Preposterosus towerus var. pseudopinus
Silly false pine
This tree is an escaped cultivar in North America, considered by many botanists to be an invasive species, both here an in many other areas of the world. These trees may be descended from artificial Christmas trees, but this is unverified, as the trees are unusually resistant to DNA sequencing.
Identification: These evergreen trees are erect and narrow, reaching 60-100' (18-30 m). Bark is gunmetal gray, extremely hard, and smooth. Conifer-like branches form a narrow, conical crown. Vertically oriented gray fruits, 24-36" (60-91 cm) high and 2-3" (5-7.6 cm) in diameter, extend past the branches, on branchicles (branch-like structures). These fruits have never been examined by botanists because they do not fall from the tree. Flowers have never been observed, and attempts to locate younger trees have not been successful.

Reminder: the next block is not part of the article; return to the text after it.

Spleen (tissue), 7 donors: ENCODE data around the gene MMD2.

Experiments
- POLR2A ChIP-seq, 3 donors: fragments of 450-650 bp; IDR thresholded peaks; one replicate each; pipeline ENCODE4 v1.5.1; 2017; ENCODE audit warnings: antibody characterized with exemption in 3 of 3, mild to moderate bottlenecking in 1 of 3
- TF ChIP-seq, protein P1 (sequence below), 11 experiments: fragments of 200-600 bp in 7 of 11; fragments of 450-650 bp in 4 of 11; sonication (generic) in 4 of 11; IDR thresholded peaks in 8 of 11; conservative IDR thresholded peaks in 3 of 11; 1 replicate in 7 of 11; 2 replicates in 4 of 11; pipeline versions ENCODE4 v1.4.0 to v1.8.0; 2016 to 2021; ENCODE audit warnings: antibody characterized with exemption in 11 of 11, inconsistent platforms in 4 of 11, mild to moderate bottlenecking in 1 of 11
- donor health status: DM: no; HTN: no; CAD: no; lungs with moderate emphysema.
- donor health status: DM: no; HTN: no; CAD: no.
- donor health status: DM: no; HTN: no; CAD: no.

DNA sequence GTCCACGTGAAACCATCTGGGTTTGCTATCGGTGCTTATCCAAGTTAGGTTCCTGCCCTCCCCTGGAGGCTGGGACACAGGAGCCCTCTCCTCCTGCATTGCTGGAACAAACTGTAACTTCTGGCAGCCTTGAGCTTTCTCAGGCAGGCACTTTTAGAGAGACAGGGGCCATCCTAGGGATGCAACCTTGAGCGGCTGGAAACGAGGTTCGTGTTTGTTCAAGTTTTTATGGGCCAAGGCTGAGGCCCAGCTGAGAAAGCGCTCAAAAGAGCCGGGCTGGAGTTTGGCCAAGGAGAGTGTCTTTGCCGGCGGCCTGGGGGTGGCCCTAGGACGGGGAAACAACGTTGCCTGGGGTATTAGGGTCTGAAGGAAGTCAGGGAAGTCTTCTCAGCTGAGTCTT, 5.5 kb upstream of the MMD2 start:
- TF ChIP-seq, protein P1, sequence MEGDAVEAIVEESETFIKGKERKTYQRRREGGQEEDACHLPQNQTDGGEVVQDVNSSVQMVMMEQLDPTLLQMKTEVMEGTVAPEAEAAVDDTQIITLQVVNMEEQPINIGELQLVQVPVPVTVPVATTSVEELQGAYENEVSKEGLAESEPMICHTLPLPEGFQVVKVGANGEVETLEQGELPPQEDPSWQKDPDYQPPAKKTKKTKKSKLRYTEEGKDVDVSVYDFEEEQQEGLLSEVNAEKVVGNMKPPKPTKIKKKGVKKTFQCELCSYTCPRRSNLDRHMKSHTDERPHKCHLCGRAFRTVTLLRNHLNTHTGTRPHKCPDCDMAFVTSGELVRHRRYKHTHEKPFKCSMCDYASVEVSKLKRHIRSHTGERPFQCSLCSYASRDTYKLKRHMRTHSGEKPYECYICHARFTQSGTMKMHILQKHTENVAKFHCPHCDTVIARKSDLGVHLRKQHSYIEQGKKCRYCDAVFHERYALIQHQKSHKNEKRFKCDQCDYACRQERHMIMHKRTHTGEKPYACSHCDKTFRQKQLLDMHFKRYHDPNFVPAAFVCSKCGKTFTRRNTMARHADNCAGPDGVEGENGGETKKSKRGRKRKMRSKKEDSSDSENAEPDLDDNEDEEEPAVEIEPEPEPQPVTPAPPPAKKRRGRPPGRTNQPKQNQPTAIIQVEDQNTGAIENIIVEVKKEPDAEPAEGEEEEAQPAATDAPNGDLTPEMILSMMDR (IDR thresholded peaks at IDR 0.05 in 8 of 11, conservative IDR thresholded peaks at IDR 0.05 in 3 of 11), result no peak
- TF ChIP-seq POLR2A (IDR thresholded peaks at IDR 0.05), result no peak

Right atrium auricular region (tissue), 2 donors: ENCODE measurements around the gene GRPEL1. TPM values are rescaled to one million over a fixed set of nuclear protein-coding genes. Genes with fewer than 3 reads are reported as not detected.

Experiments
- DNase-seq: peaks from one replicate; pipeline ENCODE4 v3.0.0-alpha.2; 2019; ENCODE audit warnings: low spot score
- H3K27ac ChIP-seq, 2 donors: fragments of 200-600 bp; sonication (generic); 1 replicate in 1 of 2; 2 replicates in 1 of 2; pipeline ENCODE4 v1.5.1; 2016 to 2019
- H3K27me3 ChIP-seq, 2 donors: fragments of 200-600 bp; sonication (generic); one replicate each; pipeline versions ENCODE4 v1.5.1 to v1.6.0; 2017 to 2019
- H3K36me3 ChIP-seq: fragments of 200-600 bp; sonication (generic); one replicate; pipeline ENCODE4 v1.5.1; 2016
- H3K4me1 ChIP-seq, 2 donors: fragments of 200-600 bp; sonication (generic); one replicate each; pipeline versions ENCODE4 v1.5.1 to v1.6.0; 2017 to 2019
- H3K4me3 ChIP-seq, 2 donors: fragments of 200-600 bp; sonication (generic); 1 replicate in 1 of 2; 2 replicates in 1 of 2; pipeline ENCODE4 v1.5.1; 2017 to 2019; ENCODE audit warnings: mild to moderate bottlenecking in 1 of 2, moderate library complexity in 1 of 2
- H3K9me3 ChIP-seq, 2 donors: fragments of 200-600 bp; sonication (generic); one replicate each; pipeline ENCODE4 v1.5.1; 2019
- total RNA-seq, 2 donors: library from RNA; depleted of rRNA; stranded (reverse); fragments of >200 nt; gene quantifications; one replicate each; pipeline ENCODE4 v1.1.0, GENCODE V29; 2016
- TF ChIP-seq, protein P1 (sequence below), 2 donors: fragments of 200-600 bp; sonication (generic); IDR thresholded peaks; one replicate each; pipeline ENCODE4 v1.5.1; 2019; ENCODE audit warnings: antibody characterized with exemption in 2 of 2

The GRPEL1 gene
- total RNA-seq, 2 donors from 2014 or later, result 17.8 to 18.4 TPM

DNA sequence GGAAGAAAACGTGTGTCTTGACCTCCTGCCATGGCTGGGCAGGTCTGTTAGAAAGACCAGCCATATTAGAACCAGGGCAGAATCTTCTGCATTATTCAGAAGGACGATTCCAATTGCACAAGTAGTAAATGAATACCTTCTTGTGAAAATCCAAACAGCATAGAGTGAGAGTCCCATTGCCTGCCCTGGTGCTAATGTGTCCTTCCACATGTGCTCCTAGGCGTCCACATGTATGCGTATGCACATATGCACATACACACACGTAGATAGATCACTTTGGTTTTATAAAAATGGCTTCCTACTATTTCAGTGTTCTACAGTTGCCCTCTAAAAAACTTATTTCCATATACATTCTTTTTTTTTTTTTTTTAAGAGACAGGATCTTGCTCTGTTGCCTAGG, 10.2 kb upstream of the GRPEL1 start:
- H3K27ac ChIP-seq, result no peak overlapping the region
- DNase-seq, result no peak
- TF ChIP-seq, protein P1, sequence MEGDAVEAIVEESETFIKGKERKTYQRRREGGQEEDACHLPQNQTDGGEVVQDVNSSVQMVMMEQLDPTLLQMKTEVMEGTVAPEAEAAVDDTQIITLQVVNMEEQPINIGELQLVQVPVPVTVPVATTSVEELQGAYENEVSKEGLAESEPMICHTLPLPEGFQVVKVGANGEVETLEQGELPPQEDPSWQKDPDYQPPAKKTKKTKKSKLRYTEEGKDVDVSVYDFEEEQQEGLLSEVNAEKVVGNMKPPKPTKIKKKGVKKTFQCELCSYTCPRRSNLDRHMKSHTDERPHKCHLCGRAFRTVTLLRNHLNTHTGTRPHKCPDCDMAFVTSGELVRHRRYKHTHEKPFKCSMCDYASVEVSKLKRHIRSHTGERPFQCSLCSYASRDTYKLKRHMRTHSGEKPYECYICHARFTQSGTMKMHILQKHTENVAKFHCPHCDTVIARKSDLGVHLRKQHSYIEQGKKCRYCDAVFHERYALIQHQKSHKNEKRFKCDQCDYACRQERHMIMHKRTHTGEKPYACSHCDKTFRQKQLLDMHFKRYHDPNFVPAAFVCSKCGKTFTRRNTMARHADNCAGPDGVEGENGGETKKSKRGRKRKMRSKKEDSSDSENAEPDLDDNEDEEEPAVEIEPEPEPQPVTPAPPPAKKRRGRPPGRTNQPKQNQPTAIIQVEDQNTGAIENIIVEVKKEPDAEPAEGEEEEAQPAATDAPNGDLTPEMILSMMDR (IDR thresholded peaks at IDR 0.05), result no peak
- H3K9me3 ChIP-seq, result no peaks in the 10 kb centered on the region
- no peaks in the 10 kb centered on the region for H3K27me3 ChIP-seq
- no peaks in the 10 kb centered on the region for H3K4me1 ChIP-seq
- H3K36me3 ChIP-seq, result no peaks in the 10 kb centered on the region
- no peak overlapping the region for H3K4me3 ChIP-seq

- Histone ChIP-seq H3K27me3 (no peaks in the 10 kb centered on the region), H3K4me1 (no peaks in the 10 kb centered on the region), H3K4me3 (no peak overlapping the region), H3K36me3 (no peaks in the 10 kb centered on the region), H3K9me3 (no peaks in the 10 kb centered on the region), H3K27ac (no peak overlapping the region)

Edibility: Poisonous Even approaching these trees too closely can cause illness. People with a highly refined aesthetic sense are said to be exceptionally vulnerable. Authorities in some areas put up warning signs or even fences to prevent approach.
Preposterosus towerus var. pseudopinus description by Thomas H. Kent, last updated 25 May 2020.